During the Summer of 2020, for example, Lilly and the National Institutes for Allergy and Infectious Disease (NIAID) deployed a fleet of specialized mobile units to support Lilly’s COVID drug trials at long-term care facilities, whose residents were most vulnerable to the pandemic’s risks. This year, Lilly is building on that effort to add greater diversity to its studies with a new fleet of 20 recreational vehicles that will help bring its clinical trials to potential participants in predominantly Hispanic and Black areas and lower-income rural regions.
Novartis launched an ambitious 10-year initiative in July to create a new generation of clinical researchers, data experts and physicians who can help build greater diversity into their drug development programs. The company has instituted a $20 million Thurgood Marshall College Fund to support training and research programs at Morehouse School of Medicine and 26 other historically black colleges and universities. An additional $13.7 million will establish three research centers for clinical trials aimed at better understanding the health effects of environmental issues and climate change on different populations and for projects aimed at addressing health equity issues. Novartis plans to reach out to other companies to join its program for even greater impact.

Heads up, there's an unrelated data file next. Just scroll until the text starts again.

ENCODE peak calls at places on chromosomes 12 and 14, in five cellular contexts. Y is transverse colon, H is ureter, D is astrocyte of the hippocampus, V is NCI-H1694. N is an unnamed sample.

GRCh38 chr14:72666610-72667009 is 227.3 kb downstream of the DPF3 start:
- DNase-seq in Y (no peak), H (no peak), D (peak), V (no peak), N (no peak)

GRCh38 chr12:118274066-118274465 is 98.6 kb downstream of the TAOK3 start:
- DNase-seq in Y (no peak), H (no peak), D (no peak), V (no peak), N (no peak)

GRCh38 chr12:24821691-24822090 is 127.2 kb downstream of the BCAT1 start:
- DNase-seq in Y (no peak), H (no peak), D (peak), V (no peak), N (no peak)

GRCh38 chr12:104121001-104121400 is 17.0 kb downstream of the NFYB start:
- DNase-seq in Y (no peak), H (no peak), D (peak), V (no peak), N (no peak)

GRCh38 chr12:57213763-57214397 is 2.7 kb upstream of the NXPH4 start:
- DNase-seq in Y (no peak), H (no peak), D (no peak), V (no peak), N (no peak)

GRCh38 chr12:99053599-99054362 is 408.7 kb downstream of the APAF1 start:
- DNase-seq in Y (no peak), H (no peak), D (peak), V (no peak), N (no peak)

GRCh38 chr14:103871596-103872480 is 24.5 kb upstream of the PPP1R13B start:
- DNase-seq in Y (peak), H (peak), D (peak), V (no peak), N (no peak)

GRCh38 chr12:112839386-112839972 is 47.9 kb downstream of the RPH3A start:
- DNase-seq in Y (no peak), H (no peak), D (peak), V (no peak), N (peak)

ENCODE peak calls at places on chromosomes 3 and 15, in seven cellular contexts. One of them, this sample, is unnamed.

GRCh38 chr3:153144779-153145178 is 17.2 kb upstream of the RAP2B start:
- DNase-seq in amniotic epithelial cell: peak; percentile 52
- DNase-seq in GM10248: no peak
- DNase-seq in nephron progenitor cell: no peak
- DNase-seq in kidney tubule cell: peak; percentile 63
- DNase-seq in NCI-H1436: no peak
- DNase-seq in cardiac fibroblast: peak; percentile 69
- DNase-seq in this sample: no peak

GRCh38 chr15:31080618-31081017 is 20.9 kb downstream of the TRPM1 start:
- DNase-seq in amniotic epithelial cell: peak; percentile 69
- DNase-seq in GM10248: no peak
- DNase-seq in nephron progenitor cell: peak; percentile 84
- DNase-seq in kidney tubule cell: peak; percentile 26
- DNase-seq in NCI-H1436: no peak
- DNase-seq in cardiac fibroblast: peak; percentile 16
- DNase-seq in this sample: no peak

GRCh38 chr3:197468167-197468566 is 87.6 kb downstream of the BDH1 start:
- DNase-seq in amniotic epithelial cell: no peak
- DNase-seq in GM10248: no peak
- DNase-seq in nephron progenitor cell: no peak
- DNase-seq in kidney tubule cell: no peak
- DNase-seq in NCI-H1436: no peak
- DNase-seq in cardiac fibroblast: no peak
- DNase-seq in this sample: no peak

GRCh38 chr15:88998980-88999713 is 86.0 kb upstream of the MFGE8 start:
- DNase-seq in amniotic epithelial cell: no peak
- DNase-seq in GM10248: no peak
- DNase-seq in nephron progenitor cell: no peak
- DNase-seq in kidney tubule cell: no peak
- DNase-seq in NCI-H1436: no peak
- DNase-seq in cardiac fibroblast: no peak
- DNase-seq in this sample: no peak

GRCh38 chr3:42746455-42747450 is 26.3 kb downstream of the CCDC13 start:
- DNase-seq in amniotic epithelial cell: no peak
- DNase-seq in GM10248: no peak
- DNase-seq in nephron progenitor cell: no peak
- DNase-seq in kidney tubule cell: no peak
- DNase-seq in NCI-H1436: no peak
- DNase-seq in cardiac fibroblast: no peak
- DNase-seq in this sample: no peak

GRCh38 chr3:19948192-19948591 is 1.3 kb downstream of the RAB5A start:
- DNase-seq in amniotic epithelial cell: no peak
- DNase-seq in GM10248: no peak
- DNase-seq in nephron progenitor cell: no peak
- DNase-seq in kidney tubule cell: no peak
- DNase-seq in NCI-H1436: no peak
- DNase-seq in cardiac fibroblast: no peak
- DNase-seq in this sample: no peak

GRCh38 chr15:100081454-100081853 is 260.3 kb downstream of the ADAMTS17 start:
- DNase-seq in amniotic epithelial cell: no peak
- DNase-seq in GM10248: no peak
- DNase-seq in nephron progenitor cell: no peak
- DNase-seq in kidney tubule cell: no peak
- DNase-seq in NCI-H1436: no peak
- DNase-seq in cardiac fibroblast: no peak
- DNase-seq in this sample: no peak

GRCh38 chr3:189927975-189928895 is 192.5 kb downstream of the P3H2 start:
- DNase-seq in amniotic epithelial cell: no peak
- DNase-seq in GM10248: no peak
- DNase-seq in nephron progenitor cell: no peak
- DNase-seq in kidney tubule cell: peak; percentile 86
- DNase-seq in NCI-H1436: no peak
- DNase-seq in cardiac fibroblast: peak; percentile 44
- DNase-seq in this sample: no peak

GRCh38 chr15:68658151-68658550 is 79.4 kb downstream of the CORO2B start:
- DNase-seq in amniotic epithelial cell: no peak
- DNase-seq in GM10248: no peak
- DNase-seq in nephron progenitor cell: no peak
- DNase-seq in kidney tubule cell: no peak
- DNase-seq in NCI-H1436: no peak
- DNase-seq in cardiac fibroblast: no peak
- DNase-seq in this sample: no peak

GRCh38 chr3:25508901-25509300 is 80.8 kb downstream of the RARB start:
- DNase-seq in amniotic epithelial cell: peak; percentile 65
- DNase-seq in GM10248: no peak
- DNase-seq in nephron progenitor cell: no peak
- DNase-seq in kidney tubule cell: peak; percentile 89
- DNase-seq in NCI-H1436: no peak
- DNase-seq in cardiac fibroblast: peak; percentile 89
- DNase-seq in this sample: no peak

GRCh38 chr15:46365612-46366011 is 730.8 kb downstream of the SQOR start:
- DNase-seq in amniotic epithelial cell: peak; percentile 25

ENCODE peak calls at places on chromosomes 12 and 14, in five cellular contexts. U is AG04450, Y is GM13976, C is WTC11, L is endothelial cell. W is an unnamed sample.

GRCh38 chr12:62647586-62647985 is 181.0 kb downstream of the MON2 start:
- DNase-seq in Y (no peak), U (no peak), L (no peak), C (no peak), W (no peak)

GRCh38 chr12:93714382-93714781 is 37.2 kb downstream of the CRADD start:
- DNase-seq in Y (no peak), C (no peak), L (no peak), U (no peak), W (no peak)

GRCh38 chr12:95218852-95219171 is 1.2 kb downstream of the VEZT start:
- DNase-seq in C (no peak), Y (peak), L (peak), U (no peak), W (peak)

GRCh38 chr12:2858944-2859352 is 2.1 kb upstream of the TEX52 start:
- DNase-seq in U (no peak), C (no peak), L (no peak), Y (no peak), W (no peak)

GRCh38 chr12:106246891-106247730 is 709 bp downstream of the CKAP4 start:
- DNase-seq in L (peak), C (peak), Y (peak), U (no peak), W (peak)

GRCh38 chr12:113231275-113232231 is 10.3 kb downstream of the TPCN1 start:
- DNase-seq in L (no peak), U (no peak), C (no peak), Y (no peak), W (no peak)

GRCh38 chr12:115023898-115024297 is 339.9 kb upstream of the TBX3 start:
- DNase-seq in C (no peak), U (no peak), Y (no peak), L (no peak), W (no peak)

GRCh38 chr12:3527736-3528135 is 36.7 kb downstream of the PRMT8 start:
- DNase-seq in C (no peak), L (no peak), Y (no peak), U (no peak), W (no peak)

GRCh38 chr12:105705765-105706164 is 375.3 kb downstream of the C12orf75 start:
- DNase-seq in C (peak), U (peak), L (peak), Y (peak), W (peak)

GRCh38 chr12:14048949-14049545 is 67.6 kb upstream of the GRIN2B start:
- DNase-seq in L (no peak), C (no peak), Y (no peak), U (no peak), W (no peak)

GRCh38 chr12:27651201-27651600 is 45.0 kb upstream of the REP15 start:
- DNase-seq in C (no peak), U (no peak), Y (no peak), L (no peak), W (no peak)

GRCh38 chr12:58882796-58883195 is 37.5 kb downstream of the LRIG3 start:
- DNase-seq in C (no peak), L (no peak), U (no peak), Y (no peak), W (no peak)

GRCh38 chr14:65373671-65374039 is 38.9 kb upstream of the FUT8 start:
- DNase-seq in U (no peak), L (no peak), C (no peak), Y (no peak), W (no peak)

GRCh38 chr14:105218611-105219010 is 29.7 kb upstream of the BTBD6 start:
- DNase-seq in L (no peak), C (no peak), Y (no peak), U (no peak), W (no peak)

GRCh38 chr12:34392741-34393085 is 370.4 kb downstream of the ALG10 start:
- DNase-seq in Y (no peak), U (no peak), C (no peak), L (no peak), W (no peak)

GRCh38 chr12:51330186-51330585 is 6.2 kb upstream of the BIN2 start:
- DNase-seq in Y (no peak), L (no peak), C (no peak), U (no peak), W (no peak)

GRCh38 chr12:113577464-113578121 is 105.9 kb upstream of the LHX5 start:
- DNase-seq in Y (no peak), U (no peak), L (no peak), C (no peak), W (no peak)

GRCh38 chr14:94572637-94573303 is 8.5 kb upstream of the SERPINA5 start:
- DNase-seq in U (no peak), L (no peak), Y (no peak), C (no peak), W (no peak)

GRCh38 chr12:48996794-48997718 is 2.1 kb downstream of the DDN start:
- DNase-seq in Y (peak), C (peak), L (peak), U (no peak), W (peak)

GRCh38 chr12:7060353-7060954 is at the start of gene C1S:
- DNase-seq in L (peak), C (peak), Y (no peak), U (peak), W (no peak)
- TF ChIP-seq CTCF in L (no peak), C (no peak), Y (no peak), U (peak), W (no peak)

Similarly, Genentech has formed a new coalition of clinical research sites aimed at increasing diversity in the company’s oncology studies, partnering with centers in regions with higher Black and Hispanic/LatinX populations.
The FDA is also supporting the push to increase diversity in clinical trials. In November 2020, the agency issued its final guidance on designing and executing clinical studies of drugs and biologics to include people with different demographic (sex, race, age, location) and non-demographic (patients with organ dysfunction, co-morbidities, disabilities, weight range extremes, and populations with rarer diseases or conditions) characteristics. The guidance provides drug developers with the agency’s thinking on steps that could be taken to broaden eligibility and increase enrollment of under-represented populations in clinical trials through inclusive recruitment practices, trial design, and methodological approaches.